Could petunias be killers? Or potatoes be murderous? Yes, according to new research.
The Prime Minister and other senior ministers gave a Q and A session on climate change in the Museum's new Darwin Centre this morning.
Does biodiversity matter? Now is your chance to find out as the International Year of Biodiversity UK launches.
Today is the 150th anniversary of Charles Darwin's On the Origin of Species.
Art of Nature is a new Natural History Museum book by Judith Magee.
New research could help protect the future of a rare mockingbird in the Galapagos Islands.
Coral reefs could be condemned to extinction at next month’s Copenhagen climate summit, warns Pavan Sukhdev of the UN Environment Programme.
Who has a brain the size of a pea? Who needs to label 100,000 butterflies? Why would you deliberately hunt viruses?
£1 billion? £100 billion? £1 trillion? Pavan Sukhdev discusses at this year’s Annual Science Lecture at the Museum on Monday.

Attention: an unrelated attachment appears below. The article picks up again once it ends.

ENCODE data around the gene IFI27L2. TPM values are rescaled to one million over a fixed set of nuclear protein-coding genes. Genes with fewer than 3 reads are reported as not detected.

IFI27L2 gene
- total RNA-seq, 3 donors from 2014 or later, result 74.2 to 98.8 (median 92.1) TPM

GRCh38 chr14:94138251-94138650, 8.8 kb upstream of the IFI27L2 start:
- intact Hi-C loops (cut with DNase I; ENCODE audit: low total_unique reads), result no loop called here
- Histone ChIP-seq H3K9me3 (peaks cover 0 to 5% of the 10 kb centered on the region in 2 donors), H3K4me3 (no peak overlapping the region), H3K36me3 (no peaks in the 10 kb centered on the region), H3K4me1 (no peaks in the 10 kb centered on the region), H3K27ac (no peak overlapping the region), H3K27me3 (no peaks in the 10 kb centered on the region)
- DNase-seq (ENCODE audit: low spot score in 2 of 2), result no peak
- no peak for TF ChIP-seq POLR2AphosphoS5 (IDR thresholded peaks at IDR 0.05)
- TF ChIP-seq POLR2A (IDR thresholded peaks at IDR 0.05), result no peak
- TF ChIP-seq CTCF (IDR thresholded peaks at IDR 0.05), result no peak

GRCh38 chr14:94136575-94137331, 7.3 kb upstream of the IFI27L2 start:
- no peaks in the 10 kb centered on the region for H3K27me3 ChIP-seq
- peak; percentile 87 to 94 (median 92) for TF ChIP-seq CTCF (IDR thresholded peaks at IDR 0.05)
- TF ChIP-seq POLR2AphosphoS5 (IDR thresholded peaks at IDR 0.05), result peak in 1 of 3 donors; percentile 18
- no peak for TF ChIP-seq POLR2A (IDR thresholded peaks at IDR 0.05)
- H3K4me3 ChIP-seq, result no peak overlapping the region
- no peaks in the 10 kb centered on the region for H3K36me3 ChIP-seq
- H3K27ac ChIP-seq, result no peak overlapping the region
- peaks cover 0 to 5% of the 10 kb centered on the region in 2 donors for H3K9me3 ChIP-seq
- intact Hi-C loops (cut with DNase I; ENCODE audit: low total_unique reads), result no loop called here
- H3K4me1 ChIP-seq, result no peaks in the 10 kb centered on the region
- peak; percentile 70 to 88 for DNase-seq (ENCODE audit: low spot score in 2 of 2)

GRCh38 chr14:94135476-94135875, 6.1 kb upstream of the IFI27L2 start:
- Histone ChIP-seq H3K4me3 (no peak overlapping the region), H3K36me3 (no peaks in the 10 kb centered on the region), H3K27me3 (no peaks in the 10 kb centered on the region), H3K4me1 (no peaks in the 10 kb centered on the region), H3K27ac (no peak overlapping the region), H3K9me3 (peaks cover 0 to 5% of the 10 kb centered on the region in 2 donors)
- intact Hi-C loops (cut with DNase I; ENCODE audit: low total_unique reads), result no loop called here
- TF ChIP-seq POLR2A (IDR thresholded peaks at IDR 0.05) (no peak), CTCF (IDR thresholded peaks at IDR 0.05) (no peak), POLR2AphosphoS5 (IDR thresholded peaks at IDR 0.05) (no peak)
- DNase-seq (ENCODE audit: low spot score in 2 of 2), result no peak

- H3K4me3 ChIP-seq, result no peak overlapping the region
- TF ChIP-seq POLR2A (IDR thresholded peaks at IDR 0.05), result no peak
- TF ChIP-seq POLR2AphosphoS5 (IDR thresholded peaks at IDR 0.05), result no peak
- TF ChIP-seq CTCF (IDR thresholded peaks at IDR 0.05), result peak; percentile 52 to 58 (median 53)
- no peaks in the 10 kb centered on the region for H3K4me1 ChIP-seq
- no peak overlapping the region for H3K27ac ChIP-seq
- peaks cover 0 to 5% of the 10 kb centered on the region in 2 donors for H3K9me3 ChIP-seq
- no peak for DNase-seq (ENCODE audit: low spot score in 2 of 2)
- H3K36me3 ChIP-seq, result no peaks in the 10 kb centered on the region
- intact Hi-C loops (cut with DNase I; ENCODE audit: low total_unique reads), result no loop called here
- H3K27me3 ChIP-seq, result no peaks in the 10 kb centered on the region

Museum scientists create social networking tool called Scratchpads.
An unusual meteorite with an interesting orbit has been tracked to the ground.
A near-complete 165-million-year-old dinosaur skull in the Museum’s collection is identified.
Woo a worm in London’s Hyde Park this Saturday at the launch of the Earthworm Society of Britain.
A new species of pigeon-sized dinosaur is the smallest ever found in North America.
Veolia Environnement Wildlife Photographer of the Year winners are announced.
A new parasitoid wasp that feeds on a whitefly pest has been discovered in the UK.
A flint hand axe that helped reveal humankind's ancient age goes on display.
Scared of spiders? Intrigued by ticks? Explore this new Museum book Arachnids.
New pterosaur species shows evidence that evolution didn't always happen in gradual steps.
Ancient Human Occupation of Britain (AHOB) gets £1.1million for 3rd phase.
A 4.4 million-year-old fossil skeleton of an ancient human-like creature is uncovered.
Goals set to alleviate poverty won't be met unless we address biodiversity loss.
Help scientists find out about England's air quality in a survey launched today.